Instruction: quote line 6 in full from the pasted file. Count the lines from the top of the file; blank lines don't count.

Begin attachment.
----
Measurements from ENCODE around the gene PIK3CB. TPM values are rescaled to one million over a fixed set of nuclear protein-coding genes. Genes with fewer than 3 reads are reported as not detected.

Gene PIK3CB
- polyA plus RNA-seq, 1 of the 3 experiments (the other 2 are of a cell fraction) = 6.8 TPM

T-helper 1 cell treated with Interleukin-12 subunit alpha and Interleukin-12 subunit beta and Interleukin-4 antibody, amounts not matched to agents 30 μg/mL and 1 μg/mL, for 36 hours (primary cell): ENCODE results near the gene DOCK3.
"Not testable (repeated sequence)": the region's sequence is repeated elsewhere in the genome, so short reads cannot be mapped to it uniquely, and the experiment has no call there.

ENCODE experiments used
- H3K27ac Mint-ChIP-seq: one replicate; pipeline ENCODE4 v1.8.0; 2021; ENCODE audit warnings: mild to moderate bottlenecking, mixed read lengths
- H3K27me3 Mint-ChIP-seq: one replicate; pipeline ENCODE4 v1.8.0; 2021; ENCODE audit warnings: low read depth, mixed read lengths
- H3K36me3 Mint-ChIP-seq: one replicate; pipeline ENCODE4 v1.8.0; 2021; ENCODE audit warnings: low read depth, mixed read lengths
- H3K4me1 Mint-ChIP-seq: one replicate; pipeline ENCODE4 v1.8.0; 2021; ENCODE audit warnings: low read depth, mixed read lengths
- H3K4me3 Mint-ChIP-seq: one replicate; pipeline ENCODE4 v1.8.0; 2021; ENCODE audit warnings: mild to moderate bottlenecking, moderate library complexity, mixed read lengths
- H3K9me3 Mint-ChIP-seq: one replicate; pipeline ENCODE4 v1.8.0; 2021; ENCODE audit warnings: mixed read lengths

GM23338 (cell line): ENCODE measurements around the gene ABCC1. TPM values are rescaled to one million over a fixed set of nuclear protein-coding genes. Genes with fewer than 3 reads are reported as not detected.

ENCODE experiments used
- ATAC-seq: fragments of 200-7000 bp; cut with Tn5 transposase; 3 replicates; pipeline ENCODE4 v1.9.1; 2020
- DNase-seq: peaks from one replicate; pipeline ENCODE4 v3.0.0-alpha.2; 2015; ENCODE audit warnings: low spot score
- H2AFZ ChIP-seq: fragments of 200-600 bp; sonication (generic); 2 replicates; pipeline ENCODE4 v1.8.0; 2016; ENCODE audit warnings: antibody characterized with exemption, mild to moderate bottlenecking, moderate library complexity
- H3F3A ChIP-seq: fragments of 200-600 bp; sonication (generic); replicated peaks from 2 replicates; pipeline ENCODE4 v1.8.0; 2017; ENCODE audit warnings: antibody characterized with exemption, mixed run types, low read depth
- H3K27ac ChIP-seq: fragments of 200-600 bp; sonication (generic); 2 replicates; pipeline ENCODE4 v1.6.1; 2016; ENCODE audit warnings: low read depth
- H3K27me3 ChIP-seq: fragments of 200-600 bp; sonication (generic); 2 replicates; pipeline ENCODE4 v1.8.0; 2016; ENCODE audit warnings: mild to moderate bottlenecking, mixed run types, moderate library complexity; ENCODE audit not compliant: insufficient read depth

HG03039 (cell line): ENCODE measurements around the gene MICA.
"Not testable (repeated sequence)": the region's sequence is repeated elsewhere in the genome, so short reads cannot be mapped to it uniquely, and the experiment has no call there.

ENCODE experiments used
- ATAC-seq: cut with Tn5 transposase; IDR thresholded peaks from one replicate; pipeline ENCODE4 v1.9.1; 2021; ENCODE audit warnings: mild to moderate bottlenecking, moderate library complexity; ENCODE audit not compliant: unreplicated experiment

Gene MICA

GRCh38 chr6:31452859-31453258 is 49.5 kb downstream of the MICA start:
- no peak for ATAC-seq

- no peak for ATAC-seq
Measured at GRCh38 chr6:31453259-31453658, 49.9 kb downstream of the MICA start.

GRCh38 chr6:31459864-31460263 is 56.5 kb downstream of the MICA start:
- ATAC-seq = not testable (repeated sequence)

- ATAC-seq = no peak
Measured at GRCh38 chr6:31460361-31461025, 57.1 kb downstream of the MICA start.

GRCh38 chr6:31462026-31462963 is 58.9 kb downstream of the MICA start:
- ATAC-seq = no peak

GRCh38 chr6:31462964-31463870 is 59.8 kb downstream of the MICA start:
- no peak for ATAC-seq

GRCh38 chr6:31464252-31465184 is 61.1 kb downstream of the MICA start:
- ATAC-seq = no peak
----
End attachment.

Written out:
ENCODE experiments used